A Year of Healing: Life after Abuse

It has been a year since I told my ex it was over. And it will be a year on August 3rd since I physically separated.

Month 1:

In the first month, I stayed in hiding.

I wasn’t aware of how truly dangerous my ex could be until he followed me to the emergency room and threatened my son in front of security, doctors and nurses. They watched him leave and told me to run, adding that he was unstable and aggressive and to take his threats seriously.

This was repeated to me often over the next month–by the police victims advocate he tried to intimidate, from my legal aid attorney, from the sheriff that served him eviction papers under my Temporary Order of Protection. My anxiety was so high it became hard to function. I went to the emergency room twice for severe panic attacks. Adrenaline spikes caused my blood pressure to rise 220/180 putting me at immediate risk of a stroke.

Months 2 – 6:

Once I moved to a different state, I kept busy. I avoided thinking about my situation. My blood pressure remained high as did my anxiety. However, the weight I gained during my 10 year relationship started to melt away. I still was not exactly healthy, but at least my clothes fit.

About six months after leaving, I had my first big flashback. I thought I was getting better and moving on, but I had another severe panic attack. Instead of going to the ER again, I went to a center for victims of domestic violence. There, I learned I had PTSD (or more accurately Complex-PSTD) from long-term emotional and psychological abuse. They referred me to group therapy for victims of domestic violence.

Months 7 – 12:

This is when I decided it was time to finally take care of myself. I didn’t want to be a victim or even a survivor. I wanted to thrive. I wanted peace, calm and happiness.

I went to my therapy every week. I stopped researching about my abuser’s condition and started researching how to get well. It was imperative that I completely heal psychologically and emotionally so I could move on with my life and avoid abusive relationships in the future.

That is when the real work started.

My top priority was reducing the post-traumatic stress response. Since PTSD changes physical brain structure and function, it was interfering with my daily life. My heart rate and blood pressure were still elevated. I found it difficult to concentrate. I had a huge creative block. And I wasn’t taking care of myself–not sleeping, eating or exercising.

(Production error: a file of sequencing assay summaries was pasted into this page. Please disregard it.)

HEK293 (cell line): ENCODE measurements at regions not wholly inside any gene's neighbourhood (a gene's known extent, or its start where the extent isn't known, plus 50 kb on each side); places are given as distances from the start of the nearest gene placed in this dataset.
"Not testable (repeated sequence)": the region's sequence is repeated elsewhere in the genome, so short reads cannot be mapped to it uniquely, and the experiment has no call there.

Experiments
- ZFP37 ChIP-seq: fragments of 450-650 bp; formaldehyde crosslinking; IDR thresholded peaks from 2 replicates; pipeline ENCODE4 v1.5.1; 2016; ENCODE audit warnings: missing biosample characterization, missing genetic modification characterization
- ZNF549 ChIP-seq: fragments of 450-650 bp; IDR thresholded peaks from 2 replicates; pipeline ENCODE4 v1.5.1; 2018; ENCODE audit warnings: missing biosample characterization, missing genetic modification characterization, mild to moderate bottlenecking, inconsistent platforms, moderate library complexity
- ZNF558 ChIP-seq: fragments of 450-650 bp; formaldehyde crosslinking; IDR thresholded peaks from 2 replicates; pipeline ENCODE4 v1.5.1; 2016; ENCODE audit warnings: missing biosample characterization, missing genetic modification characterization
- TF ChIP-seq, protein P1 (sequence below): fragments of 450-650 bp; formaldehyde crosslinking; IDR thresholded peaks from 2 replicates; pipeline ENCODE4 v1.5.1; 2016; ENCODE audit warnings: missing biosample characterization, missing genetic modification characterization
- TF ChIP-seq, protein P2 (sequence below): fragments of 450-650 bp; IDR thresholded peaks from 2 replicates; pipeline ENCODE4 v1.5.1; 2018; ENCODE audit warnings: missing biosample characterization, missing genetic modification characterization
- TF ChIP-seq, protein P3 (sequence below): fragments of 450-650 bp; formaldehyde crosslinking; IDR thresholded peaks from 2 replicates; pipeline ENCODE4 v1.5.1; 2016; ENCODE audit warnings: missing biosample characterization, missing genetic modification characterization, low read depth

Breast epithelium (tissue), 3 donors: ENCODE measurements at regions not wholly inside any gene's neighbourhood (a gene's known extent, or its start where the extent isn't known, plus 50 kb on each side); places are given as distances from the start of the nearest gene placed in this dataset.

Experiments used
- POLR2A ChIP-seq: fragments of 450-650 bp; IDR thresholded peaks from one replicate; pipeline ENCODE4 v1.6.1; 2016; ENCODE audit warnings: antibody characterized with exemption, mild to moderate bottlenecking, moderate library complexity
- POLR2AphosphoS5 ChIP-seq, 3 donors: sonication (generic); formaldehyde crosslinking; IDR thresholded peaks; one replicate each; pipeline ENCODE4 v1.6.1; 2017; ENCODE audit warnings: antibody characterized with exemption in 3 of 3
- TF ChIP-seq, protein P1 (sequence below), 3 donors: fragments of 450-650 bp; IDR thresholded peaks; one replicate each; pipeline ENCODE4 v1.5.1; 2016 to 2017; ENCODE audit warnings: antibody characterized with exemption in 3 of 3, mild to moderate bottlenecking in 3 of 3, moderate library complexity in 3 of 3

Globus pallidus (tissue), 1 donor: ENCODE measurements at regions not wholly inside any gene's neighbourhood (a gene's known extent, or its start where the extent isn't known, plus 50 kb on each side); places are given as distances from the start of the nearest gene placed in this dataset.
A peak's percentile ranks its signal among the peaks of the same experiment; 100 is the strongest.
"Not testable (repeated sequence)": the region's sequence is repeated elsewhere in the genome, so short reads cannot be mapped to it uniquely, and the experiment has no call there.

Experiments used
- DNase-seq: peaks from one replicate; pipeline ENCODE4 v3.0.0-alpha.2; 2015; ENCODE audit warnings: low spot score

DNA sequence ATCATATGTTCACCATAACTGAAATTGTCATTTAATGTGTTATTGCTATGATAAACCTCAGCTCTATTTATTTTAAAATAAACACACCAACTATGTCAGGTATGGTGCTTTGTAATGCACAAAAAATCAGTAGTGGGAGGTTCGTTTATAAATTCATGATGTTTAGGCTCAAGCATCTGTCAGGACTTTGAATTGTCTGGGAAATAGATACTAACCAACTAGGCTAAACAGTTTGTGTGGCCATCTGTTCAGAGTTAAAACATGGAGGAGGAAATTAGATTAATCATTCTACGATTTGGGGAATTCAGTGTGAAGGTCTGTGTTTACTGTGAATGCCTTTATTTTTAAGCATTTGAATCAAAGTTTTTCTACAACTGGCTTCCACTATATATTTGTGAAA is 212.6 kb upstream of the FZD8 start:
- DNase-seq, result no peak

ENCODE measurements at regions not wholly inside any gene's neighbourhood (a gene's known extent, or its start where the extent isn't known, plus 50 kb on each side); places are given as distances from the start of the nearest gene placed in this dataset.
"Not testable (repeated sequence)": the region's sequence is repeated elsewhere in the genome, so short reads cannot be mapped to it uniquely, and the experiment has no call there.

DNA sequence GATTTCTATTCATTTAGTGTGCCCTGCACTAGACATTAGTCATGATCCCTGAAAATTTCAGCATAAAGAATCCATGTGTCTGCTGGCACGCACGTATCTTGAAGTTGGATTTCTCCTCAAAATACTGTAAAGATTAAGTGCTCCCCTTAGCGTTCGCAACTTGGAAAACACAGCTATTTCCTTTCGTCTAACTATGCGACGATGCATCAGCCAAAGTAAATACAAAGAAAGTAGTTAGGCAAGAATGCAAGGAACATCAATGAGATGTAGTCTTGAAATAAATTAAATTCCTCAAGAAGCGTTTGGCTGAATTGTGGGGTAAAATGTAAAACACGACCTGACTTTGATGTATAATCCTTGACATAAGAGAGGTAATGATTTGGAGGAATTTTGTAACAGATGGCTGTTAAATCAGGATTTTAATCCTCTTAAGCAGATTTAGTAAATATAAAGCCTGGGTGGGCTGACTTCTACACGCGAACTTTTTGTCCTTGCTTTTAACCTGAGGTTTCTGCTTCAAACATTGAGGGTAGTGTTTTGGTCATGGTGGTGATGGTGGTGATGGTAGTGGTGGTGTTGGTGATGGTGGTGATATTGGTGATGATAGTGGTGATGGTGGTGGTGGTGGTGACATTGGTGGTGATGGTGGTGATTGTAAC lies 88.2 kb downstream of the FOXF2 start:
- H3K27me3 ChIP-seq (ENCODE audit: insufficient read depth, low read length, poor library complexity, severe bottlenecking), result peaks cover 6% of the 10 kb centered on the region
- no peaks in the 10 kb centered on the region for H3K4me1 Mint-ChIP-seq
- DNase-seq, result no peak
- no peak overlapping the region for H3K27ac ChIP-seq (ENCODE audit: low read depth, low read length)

I understood that PTSD requires a lot of TLC. So I went all in on healing, taking an “all of the above” approach.

This included:

Nearly a year after leaving my stress levels are down. I no longer have high blood pressure. I seldom think about my ex. The ruminating thoughts have stopped. My concentration has improved and my creative block is gone. I lost 35 lbs, sleep well, eat well and exercise. I take care of myself and can simply relax and be happy.

Life will always be a work in progress. Taking care of my entire self (mind, body and spirit) will remain my priority–one that I will not neglect for anyone, not matter how much I care about them.

There is hope.

About six months after leaving, I had my first big flashback. I thought I was getting better and moving on, but I had another severe panic attack. Instead of going to the ER again, I went to a center for victims of domestic violence. There, I learned I had PTSD (or more accurately Complex-PSTD) from long-term emotional and psychological abuse. They referred me to group therapy for victims of domestic violence.

Months 7 – 12:

This is when I decided it was time to finally take care of myself. I didn’t want to be a victim or even a survivor. I wanted to thrive. I wanted peace, calm and happiness.

I went to my therapy every week. I stopped researching about my abuser’s condition and started researching how to get well. It was imperative that I completely heal psychologically and emotionally so I could move on with my life and avoid abusive relationships in the future.

That is when the real work started.

My top priority was reducing the post-traumatic stress response. Since PTSD changes physical brain structure and function, it was interfering with my daily life. My heart rate and blood pressure were still elevated. I found it difficult to concentrate. I had a huge creative block. And I wasn’t taking care of myself–not sleeping, eating or exercising.

I understood that PTSD requires a lot of TLC. So I went all in on healing, taking an “all of the above” approach.

This included:

Nearly a year after leaving my stress levels are down. I no longer have high blood pressure. I seldom think about my ex. The ruminating thoughts have stopped. My concentration has improved and my creative block is gone. I lost 35 lbs, sleep well, eat well and exercise. I take care of myself and can simply relax and be happy.

Life will always be a work in progress. Taking care of my entire self (mind, body and spirit) will remain my priority–one that I will not neglect for anyone, not matter how much I care about them.

There is hope.